In addition, equally as important is that eBay has recently modified its search system to include a combination search process between keywords and categories/item specifics. That means if there's a particular keyword that appears in one of your Item Specifics fields but doesn't appear in your title, your listing will still come up in the search results for that keyword, even if the person typing in keywords doesn't include that keyword in their search, as long as he/she selects it as an Item Specifics option.
Product Information - Product Information is the fairly new term for what used to be called "Pre-filled Item Information", the eBay feature that allows you to type in a few keywords regarding your item as you're listing it, and see if eBay has information for that item in its database, often including stock photos. If eBay's product information search doesn't return any results for your product, that's perfectly fine. You can move forward with listing your item and you'll be just fine, because that means no one else listing the exact same item will be able to use product information either.
If, however, eBay's product information search does indeed return a result matching the item you're listing, it's essential that you include this information in your listing, since eBay has determined from its own research that items with product information included have a much higher rate of success than those without it.
Sorting - The different ways people can sort the search results on eBay can have an extremely important impact on where your listings will most likely appear in the search results, including how much prominence they'll receive near the top of the list of results on any given page. These are the different ways the search results can be sorted:
As you can imagine, the 2 most popular sorting options are "Time: ending soonest" and "Price + shipping: lowest first". This shouldn't surprise anyone.
So in order to make sure that your listings appear prominently as much as possible when people sort the search results according to these options, for the second sorting option, it's crucial that either your starting bid price (for an auction) or your fixed price are either very low (for the auction) or very competitive (for the fixed-price listings). That way you'll have a very good chance at displaying prominently in the search results for your item and category.
As far as the sorting option "Time: ending soonest", this can be optimized by researching the past history and success rates for the item you're selling. Most reputable eBay market research tools will be able to tell you on which day of the week do most people usually purchase this particular item, so you can choose the day and time to list your item that will coincide with that day and time and result in your listing appearing very prominently during that high-traffic time for your item, which almost always results in significantly higher sales.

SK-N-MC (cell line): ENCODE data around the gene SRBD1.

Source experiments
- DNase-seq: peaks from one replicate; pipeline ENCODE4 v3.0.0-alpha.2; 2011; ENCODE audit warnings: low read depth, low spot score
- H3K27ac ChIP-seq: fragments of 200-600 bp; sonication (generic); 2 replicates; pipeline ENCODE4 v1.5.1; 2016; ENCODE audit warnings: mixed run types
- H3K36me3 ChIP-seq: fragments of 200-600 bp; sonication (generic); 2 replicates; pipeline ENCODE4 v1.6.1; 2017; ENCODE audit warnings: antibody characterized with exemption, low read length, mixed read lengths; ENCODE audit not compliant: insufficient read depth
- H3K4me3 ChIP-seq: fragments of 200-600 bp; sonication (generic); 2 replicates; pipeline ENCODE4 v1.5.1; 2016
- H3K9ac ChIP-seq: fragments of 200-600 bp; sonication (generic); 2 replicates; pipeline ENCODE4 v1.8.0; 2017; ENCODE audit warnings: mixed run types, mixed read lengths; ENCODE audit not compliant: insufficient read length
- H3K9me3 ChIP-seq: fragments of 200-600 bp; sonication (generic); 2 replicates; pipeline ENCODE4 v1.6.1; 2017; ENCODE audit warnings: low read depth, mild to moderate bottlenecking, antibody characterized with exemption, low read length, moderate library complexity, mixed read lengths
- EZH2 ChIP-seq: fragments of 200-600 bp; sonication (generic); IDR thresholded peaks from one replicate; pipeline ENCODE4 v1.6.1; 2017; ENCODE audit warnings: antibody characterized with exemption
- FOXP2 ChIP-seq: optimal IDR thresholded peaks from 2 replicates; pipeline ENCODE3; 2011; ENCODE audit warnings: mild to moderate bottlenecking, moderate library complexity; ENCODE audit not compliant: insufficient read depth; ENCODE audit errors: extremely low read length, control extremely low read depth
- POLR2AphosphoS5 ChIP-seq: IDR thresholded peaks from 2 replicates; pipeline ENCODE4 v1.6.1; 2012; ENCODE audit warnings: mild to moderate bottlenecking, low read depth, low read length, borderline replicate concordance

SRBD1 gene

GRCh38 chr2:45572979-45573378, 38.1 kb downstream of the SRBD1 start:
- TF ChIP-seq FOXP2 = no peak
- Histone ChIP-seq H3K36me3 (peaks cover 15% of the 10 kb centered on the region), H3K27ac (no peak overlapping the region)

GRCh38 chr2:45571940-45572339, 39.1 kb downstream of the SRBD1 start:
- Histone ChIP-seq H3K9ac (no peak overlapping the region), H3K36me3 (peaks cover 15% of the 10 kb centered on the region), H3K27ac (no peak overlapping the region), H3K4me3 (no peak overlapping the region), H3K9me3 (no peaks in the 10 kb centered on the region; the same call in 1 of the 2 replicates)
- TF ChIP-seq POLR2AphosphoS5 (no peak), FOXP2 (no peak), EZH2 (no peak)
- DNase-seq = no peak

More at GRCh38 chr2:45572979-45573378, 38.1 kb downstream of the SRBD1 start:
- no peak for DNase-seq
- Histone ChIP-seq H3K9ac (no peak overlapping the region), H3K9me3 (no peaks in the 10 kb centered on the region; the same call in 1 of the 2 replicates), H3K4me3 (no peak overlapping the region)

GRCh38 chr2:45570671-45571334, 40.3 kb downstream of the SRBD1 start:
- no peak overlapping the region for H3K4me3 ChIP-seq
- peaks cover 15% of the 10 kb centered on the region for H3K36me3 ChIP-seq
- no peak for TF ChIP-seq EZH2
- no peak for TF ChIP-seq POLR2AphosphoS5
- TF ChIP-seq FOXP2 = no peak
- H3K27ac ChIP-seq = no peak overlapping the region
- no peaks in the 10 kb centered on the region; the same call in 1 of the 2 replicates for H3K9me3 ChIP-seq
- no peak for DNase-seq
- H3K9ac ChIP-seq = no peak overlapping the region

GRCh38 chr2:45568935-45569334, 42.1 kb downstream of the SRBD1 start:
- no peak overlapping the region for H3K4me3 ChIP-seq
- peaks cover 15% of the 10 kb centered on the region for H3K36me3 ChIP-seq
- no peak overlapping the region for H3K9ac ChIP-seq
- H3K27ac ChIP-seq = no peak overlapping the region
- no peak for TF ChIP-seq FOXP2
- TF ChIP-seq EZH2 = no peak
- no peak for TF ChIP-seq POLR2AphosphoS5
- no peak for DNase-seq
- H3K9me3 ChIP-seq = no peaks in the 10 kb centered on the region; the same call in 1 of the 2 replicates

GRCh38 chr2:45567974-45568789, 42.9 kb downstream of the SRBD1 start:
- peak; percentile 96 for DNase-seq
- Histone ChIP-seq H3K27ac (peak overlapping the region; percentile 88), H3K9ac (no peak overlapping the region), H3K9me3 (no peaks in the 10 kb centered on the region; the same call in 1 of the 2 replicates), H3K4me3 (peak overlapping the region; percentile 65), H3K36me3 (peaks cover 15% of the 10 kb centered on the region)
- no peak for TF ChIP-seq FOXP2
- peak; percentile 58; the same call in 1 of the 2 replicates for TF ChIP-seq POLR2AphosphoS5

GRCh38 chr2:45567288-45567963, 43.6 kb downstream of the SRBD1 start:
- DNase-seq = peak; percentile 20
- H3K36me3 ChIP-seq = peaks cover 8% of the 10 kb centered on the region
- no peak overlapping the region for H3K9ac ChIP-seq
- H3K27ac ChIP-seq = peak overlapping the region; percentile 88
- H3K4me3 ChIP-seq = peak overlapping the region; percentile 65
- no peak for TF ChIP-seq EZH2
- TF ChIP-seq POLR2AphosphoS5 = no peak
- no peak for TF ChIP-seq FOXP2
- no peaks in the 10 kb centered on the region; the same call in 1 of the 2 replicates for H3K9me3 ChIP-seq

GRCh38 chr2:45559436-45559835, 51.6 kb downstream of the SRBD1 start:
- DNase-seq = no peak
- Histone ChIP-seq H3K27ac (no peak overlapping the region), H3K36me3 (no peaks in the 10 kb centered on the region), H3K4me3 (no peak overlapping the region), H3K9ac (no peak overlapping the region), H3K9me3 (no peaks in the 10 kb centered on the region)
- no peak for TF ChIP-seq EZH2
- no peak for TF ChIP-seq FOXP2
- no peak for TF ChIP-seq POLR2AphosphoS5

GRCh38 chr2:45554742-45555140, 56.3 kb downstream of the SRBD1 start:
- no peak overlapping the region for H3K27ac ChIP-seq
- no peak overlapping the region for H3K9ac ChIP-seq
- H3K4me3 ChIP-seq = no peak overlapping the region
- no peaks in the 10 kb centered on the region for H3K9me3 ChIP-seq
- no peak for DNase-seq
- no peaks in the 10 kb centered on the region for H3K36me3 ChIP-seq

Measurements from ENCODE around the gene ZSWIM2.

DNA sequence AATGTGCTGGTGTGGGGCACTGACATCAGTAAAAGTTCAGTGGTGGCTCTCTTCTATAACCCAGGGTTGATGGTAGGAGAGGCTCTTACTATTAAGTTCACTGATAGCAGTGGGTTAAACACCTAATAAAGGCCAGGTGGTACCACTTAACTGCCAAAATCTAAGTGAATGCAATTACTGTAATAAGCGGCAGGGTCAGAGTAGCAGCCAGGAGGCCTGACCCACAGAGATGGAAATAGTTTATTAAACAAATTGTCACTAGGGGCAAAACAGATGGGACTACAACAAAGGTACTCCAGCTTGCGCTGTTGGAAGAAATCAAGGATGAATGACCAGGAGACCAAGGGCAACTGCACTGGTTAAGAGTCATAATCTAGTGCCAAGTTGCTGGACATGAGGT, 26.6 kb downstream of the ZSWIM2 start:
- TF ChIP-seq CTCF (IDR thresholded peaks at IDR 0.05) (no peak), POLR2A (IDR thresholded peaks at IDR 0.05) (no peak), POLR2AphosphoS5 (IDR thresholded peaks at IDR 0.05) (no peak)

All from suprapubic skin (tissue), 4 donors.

The next most important sorting option is "Time: newly listed", because you can list your item on a particular day and time that will coincide with what the market research results indicate is the most high-traffic time for that item on eBay, and set it up so that your item appears prominently on the page of newly-listed items right at the peak time when most people wanting that item usually look for it in the search results. This can result in a huge increase in sales for you as well.
As far as the next two options on the list, you don't need to worry too much about them, at least as far as how to list your item to maximize its appearance and prominence in search.
Those sorting options (Price + shipping: highest first and Price: highest first) are primarily designed for buyers to use when they want to buy something indulgent and expensive, or for sellers who are doing market research to find out the ceiling indicating the highest price your particular item has sold for in the past.
The next sorting option "Distance: nearest first" can do very little to help your listings obtain greater exposure in the search results, since it only promotes your listings to people living in your area, which cuts your buyer demographic numbers way down. So all you have to do to cover this base is make sure you indicate your Item Location when you're listing it, and whenever someone in your area sorts the results using "Distance: nearest first", your items will automatically appear very prominently in those search results.
And I won't even comment on the last option, "Best Match", in this blog post, since it deserves its own, lengthy blog post, which I'll address in my next blog post.
eBay User ID: the auctionguru
eBay PowerSeller and Top-Rated Seller
Former eBay Top Seller Account Manager